Tapping the Dex Mode toggle drops you into a desktop like environment. When paired with the keyboard case, the Tab S5e gives you a netbook-like experience. I wrote a significant portion of this piece on the Android version of Microsoft Word and for what it’s worth, the experience wasn’t drastically different from my other machines.
Not all apps can make use of the desktop-style environment, but Samsung includes a toggle to force apps to adapt. This can have mixed results, but was fairly usable in our testing. You can resize and snap apps to a side, just like you would on a desktop. I did notice a bit of stuttering and sluggishness while resizing apps, but it could have been because I was using an unsupported app.
Toggling out of Dex Mode, the tablet essentially behaved like a blown-up smartphone. There is a dearth of tablet-optimised apps on Android, but Samsung can’t really be blamed for that. We’ll talk more about performance in our full review but the Snapdragon 670 chipset performs well-enough. By no means is this a powerhouse, but if all you plan to do is watch media content and browse the internet, you won’t face much of an issue. The 4GB of RAM, on the other hand, is a bit limited. Considering tablets are long-term investments and not something most users replace in an year or two, it would’ve been nice to have 6GB or more of RAM for a modicum of future-proofing.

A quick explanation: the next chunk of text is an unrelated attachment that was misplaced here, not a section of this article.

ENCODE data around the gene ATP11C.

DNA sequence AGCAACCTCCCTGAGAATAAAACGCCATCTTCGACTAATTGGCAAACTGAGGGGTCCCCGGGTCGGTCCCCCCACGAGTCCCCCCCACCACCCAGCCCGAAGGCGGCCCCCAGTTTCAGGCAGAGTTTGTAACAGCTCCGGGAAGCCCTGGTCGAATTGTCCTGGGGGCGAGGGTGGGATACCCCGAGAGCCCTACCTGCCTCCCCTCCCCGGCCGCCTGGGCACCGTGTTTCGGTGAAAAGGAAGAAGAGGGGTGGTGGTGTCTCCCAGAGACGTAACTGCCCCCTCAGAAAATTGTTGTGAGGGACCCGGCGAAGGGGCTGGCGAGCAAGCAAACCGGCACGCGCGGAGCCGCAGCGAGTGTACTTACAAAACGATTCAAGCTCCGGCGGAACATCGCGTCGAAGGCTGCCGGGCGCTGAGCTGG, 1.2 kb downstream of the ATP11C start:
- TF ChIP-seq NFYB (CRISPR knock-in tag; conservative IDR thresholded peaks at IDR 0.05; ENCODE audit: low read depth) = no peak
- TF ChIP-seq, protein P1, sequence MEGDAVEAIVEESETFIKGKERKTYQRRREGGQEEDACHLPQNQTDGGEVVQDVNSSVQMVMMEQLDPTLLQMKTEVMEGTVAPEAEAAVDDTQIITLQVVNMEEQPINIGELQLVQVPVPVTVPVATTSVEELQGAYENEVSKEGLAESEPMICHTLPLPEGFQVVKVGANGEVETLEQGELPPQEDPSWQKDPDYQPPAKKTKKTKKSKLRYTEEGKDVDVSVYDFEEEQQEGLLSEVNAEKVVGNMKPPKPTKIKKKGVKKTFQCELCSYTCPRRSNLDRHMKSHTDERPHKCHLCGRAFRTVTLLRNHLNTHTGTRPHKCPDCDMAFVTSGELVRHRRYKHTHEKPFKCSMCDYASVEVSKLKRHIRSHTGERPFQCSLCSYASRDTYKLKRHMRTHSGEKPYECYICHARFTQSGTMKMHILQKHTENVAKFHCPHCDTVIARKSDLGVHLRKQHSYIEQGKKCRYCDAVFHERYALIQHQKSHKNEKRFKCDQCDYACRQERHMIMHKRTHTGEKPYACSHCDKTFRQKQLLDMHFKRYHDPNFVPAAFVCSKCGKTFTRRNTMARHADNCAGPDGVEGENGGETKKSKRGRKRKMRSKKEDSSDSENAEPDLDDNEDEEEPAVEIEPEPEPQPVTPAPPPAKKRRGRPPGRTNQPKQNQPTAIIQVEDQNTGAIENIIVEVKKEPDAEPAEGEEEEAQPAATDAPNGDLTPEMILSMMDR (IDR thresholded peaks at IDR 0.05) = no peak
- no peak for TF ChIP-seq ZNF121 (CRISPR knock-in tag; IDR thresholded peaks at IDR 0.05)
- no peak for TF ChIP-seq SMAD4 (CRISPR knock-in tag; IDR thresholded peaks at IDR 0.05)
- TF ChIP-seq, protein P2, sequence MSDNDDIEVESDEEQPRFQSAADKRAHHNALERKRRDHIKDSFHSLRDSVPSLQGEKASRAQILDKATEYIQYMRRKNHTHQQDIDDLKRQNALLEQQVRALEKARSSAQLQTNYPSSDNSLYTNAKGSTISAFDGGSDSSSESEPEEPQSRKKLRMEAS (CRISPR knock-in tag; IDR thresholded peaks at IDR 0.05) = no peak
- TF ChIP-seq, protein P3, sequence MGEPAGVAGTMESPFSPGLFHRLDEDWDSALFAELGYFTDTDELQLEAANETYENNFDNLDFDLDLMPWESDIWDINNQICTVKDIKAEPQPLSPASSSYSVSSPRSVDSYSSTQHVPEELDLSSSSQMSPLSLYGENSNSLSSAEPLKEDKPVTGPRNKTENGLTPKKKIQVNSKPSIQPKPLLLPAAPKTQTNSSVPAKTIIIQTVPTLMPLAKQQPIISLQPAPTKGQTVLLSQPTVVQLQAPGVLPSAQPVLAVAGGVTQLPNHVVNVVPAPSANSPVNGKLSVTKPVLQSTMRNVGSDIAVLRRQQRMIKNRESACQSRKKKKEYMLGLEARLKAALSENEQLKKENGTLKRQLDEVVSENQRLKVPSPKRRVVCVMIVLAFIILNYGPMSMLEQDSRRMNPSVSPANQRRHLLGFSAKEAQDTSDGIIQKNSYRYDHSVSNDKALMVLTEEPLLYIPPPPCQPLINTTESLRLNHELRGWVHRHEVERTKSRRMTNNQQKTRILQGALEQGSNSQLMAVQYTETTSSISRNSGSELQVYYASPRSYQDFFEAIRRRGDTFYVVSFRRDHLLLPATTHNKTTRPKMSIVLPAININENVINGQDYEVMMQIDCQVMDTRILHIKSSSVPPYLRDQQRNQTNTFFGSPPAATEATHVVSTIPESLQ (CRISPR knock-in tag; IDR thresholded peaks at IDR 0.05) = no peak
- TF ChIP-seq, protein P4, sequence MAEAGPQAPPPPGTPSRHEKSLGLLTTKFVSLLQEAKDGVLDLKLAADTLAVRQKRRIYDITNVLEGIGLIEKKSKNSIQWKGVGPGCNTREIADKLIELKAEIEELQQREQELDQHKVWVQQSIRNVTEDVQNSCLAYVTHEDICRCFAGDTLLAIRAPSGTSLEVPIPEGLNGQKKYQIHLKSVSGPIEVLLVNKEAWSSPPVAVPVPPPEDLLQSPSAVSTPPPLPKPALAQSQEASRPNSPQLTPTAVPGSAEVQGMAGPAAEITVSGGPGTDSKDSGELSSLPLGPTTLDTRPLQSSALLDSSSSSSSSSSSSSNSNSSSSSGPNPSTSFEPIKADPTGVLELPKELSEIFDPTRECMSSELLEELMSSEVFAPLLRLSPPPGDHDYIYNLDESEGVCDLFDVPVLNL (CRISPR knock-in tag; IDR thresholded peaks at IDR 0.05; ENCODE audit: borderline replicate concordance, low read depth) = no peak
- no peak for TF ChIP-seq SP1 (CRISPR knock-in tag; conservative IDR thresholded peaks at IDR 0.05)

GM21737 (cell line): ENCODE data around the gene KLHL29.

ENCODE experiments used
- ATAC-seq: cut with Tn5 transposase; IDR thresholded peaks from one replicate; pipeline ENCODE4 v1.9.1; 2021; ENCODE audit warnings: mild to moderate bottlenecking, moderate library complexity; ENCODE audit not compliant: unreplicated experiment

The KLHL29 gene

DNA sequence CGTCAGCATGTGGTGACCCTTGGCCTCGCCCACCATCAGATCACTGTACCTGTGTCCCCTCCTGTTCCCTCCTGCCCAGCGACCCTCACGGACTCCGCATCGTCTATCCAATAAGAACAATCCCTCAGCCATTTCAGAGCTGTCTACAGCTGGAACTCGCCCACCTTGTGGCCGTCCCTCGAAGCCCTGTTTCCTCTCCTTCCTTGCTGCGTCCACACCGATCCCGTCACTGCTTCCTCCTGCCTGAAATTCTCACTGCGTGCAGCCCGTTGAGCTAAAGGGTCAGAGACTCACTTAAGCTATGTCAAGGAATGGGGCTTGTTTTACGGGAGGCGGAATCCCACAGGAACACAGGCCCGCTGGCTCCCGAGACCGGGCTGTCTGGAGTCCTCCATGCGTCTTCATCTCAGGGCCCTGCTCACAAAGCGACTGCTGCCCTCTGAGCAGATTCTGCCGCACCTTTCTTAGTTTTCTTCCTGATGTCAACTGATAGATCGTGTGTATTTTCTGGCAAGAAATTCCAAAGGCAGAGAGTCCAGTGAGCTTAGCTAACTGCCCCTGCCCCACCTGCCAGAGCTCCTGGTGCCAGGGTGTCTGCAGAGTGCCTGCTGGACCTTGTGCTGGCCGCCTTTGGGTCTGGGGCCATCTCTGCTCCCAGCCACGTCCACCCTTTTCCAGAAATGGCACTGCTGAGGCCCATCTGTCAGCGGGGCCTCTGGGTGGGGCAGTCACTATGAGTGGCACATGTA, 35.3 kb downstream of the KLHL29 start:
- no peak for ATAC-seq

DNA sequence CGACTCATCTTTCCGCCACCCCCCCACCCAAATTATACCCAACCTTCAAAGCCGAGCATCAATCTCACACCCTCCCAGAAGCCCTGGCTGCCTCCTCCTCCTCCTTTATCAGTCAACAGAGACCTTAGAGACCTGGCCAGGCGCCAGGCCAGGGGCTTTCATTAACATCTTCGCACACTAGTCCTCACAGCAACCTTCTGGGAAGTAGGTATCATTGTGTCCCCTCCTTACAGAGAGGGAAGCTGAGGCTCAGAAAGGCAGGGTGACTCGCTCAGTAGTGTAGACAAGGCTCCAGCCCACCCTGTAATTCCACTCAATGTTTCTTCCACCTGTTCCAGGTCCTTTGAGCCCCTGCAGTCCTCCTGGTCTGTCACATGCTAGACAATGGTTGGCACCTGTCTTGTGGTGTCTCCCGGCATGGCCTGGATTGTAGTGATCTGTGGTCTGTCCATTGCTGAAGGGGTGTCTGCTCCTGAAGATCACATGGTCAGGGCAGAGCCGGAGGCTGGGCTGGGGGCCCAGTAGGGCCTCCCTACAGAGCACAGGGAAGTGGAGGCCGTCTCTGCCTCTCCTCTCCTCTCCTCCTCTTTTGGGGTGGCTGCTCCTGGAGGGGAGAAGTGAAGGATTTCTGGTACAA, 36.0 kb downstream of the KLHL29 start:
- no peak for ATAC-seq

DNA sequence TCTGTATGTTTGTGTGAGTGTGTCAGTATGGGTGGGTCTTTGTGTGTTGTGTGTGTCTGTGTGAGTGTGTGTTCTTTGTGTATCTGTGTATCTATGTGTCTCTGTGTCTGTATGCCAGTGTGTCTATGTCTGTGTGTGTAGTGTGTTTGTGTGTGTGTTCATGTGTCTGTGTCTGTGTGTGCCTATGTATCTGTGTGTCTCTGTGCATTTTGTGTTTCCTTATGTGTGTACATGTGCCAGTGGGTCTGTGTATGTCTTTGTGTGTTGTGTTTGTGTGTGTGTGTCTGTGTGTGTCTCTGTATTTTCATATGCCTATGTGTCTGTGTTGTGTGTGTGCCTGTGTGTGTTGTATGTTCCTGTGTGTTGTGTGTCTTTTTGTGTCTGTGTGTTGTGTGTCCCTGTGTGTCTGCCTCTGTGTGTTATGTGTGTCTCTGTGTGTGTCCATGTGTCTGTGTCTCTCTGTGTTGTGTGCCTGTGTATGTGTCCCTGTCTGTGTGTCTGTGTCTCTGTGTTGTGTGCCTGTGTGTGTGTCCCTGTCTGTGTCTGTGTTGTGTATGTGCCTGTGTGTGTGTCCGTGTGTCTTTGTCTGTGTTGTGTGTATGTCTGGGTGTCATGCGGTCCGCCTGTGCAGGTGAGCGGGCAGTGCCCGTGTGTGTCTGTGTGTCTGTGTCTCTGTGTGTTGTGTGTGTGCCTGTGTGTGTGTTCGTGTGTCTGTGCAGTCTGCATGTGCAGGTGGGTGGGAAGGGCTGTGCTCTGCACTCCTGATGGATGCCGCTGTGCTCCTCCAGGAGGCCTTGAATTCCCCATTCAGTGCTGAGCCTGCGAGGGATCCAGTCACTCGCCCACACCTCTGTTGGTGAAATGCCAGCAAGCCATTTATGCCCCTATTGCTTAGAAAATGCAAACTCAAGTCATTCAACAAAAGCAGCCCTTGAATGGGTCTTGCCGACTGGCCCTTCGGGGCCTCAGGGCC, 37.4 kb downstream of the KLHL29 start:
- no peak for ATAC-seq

I haven’t had enough time to gauge battery life on the Galaxy Tab S5e. The 7,040mAh battery, when combined with frugal chipset and AMOLED panel, should give users reasonable longevity. We’ll have more on this in the full review.
Coupled with the keyboard case, DeX mode ups the productivity quotient.
Samsung envisions that most users will pick up the keyboard case along with the Tab S5e. In fact, the company is heavily discounting the keyboard cover for early buyers of the tablet. I wrote parts of this impressions piece using the keyboard cover on the Tab S5e and have some thoughts on the same. The keyboard is definitely cramped compared to a full sized keyboard, but it doesn’t take too long to get used to it.
The keys, however, don’t have particularly great tactile feedback and the lack of backlighting means you’ll have to touch-type in the dark without any visual indicator. I’m a reasonably fast typist and noticed that the keyboard would, on occasion, skip characters that I had typed out. The magnets aligning the keyboard with the pogo pins on the tablet aren’t all that strong as the keyboard tends to lose alignment and stop working. Additionally, the keyboard and tablet need a fairly flat surface to be usable and the lack of multiple adjustment angles limits the places where you can use the setup.
Galaxy Tab S5e: First impressions
Despite all the niggles, the Samsung Tab S5e is among the few credible options on the market if you don’t want to go the iPad way. The display and audio experience, through the speakers, is phenomenal. Samsung’s software optimisations are great and generally speaking, I didn’t notice any performance issues. As long as you don’t intend to game on the Tab S5e, you’ll be fine with the performance on offer.
Priced at 34,999 rupees (~$501) for the WiFi-only version and 39,999 rupees (~$575) for the LTE variant, the Samsung Galaxy Tab S5e is a fairly affordable premium tablet. I’ll be honest, Android tablets aren’t quite at the cutting edge of tech.
The dearth of apps that have been optimised for the experience plays a big role in this. However, if watching video content, browsing, and maybe editing a few light documents is all that you want to do, the Tab S5e is a great package that should delight users.